Mitch McConnell says his top goal as Senate leader is to remake the judiciary, a higher priority even than tax reform. He’s off to a terrifying start. Terrifying that is, if you’re not a conservative Republican.
Trump judges are getting rushed through the confirmation process at a record pace, and they’re super conservative on cultural issues, and mostly young. A lifetime appointment for someone in his or her thirties or forties is a gift that keeps on giving for three or four decades.
Brett Talley, a 36-year-old prolific blogger who has never tried a case, is the poster child for Trump’s conservative youth movement. Currently a deputy assistant attorney general at the Justice Department, he has been active on social media, expressing strongly partisan views about Hillary “Rotten” Clinton, and pledging fealty “financially, politically and intellectually” to the National Rifle Association a month after 20 children were gunned down in Newtown, Connecticut.
The Senate Judiciary Committee approved his nomination last week to become a federal district judge in his home state of Alabama. All 11 Republicans backed Talley despite questions about his qualifications and temperament, clearing the way for the full Senate to vote as early as this week despite the American Bar Association (ABA) rating him “not qualified.”
Dianne Feinstein, ranking Democrat on the committee, sought to slow down or possibly derail Talley’s confirmation with the revelation that he had not disclosed a potential conflict of interest on Senate forms. He is married to Ann Donaldson, chief of staff to White House counsel Donald McGahn. She has been interviewed as a witness in Special Counsel Robert Mueller’s investigation of Donald Trump.
“Talley’s nomination shouldn’t be considered by the Senate unless he answers questions about this glaring omission and clarifies matters concerning when he would recuse himself,” Feinstein said in a statement.
Talley is the fourth Trump nominee to receive the “not qualified” rating from the ABA. Conservatives have long derided the organization for its alleged liberal bias, and former President George W. Bush halted the longtime practice of having the ABA vet judicial nominees before they were submitted to Congress.
“The process used to weed these people out,” says Sharon McGowan with Lambda Legal, who served in the Department of Justice’s civil rights division under Obama. “To be qualified by the ABA is a very, very low bar,” she says, pointing out that Jeff Mateer, who said transgender children are evidence of “Satan’s plan,” passed muster with the ABA. He is up for a federal judgeship in Texas.
“To the extent Mateer is qualified tells me how bad Grasz must be,” McGowan told The Daily Beast, referring to Leonard Steven Grasz, nominated to the U.S. Court of Appeals for the 8th Circuit and deemed “not qualified” by the ABA. When the group interviewed people in Nebraska’s legal community and asked if he would be guided by the law and not a personal agenda, they found the answers disqualifying.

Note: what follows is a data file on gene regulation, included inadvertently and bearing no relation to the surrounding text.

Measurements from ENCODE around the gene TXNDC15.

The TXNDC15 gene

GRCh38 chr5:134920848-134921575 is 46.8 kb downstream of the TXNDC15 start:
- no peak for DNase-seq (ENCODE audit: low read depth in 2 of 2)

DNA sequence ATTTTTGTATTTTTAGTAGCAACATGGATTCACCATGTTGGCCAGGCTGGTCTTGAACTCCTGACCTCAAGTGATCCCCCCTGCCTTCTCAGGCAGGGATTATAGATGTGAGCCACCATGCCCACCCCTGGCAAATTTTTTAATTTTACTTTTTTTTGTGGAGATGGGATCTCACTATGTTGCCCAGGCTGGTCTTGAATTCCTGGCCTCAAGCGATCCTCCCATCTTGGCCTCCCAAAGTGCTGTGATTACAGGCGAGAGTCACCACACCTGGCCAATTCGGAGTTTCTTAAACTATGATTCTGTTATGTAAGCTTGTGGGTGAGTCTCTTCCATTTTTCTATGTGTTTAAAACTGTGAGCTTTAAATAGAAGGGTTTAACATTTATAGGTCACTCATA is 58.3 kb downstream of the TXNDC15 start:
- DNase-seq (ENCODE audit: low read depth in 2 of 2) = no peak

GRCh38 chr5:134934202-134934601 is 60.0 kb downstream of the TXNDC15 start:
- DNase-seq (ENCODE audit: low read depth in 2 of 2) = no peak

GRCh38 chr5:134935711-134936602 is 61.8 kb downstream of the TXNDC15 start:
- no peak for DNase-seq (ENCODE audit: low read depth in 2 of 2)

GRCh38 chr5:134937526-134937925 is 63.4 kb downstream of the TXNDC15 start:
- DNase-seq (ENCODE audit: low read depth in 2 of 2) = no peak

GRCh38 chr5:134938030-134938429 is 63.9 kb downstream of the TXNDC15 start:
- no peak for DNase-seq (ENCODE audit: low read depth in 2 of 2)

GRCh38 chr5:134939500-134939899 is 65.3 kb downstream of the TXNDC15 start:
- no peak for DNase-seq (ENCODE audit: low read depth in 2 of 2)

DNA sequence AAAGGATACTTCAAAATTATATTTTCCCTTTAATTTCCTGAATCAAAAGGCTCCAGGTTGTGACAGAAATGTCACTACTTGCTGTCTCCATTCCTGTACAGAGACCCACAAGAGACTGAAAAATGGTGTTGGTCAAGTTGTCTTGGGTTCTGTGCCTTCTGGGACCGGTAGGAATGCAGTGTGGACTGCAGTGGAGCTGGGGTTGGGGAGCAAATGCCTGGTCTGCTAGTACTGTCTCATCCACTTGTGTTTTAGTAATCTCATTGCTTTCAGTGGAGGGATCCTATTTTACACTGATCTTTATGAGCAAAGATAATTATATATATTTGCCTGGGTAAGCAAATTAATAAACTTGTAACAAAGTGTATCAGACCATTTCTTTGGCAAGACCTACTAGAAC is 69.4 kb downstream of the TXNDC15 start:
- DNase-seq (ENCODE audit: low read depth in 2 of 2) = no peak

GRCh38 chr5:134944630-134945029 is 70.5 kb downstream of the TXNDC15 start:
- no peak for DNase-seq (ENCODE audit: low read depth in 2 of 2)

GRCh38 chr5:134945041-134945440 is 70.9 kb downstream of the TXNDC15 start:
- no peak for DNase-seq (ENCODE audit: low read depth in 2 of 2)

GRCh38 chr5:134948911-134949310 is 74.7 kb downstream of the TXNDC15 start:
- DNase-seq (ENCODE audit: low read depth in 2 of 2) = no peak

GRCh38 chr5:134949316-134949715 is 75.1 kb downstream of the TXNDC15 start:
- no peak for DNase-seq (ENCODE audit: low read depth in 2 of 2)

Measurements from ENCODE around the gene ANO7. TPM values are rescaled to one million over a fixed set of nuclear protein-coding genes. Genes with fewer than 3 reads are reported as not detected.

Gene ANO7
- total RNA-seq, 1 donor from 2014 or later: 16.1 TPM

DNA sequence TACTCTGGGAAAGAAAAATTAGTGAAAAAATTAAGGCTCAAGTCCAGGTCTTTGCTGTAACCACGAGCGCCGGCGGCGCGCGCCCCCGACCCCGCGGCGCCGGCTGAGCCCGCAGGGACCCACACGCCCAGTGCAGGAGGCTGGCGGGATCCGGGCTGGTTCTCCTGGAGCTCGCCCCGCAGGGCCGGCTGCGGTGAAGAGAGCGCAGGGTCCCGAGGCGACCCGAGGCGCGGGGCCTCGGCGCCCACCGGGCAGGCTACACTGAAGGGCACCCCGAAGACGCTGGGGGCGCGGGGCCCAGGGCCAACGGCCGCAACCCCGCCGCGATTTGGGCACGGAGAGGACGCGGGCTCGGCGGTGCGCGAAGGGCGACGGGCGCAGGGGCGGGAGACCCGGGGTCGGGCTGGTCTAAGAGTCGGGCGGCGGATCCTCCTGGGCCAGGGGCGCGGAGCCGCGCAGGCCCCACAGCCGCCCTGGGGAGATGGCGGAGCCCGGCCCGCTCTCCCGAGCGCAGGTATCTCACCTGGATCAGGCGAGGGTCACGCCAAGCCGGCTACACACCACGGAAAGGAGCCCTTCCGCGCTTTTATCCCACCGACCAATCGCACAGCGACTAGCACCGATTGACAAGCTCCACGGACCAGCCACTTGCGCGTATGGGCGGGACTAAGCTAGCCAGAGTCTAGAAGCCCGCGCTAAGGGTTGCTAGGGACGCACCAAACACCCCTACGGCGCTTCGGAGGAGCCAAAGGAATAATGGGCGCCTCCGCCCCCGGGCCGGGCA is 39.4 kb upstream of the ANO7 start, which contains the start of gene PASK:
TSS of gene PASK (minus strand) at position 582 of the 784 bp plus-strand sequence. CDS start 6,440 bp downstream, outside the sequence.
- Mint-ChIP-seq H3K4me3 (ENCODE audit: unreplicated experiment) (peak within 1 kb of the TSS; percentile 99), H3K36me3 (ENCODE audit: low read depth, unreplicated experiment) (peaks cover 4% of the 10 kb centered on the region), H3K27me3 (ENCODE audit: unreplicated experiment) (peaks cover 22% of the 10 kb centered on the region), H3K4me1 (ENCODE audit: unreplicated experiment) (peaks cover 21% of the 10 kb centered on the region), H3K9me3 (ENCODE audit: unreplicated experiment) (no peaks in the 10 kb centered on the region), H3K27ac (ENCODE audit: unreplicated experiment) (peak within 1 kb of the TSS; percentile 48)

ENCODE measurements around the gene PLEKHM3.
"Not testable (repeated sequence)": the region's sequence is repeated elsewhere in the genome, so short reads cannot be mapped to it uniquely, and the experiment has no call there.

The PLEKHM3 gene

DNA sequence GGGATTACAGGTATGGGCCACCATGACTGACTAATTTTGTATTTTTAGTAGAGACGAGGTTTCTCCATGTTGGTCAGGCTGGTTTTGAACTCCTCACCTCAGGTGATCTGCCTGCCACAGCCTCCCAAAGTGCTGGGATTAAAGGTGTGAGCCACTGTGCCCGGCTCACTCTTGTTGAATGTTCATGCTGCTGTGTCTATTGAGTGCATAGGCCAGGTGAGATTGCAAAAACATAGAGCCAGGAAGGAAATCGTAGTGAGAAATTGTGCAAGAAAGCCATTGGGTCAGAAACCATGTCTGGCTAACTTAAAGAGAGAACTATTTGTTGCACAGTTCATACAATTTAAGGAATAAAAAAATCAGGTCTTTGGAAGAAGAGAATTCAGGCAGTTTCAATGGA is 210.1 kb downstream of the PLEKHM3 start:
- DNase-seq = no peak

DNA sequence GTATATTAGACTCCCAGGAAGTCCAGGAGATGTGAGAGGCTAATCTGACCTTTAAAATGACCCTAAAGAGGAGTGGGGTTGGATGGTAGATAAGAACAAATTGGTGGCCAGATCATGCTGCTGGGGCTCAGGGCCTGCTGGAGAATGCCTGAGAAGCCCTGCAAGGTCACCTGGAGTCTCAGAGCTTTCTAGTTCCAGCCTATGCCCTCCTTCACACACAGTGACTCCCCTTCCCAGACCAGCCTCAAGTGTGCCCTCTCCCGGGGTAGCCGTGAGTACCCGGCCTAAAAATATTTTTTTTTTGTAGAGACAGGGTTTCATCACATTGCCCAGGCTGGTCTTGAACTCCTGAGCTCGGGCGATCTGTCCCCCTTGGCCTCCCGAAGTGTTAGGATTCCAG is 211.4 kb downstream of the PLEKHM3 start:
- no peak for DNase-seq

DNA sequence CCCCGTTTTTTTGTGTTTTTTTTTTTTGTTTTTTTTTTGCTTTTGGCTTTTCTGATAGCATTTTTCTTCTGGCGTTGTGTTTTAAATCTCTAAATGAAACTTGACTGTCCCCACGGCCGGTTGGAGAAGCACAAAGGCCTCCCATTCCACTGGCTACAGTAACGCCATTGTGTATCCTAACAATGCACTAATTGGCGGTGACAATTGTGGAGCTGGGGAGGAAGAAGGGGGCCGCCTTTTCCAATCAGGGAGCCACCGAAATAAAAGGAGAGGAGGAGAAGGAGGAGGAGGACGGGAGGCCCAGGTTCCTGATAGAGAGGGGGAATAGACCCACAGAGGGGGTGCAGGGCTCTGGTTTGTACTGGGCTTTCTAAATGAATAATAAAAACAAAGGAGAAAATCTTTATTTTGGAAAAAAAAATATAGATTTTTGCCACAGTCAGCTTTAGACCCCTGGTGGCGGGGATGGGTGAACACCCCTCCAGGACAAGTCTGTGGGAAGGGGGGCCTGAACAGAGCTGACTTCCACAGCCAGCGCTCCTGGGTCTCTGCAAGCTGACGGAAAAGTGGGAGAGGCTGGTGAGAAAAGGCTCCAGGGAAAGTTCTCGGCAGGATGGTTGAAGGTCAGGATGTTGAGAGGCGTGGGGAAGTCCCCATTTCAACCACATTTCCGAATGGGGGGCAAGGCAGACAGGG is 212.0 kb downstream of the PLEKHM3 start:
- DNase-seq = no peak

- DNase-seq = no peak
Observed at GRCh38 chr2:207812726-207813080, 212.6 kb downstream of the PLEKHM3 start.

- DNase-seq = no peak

They heard from his colleagues that Grasz is “gratuitously rude,” and that his involvement in politics makes people who speak out against him fear retribution. He has served as legal counsel in local political campaigns and for Nebraskans for the Death Penalty.
Charles Goodwin, a nominee for the district court in Oklahoma, was the first of the Trump judges deemed not qualified by the ABA. He was also the first nominee since 2006 to receive the extremely rare negative rating. President Obama worked with the ABA to evaluate nominees before he submitted them to Congress, so if anyone fell short, their nomination wouldn’t see the light of day.
Oklahoma senators, both Republicans, are standing by Goodwin, and so far whatever disqualified him in the eyes of the ABA has not made headlines, and there’s no sign it will impede his confirmation.
Ninety-one of Trump’s nominees so far are white, and 81 percent are male, according to an Associated Press survey. Holly Lou Teeter is one of the women who made Trump’s cut only to receive a “not qualified” from the ABA. Teeter, 37, who graduated from law school in 2006, likely fell short because of her lack of experience but the group’s negative imprimatur is serving only a prod to McConnell and his minions to move faster to confirm her and all the other judges in the pipeline.
“Consider how many Trump actions have or will see time in the courtroom, and you begin to understand why Republicans are rushing to fill these vacancies,” says Feinstein.
Republicans may not control all the levers of power after 2018, so there is an increased sense of urgency to get these judges through and to pack the courts with people more favorable to Trump’s policies. “The Courts keep rebuffing his travel ban, so he’s trying to change the refs,” says McGowan. “We’ve got to stand up and make clear this is about the integrity and credibility of the Judiciary. This is death by a thousand cuts.”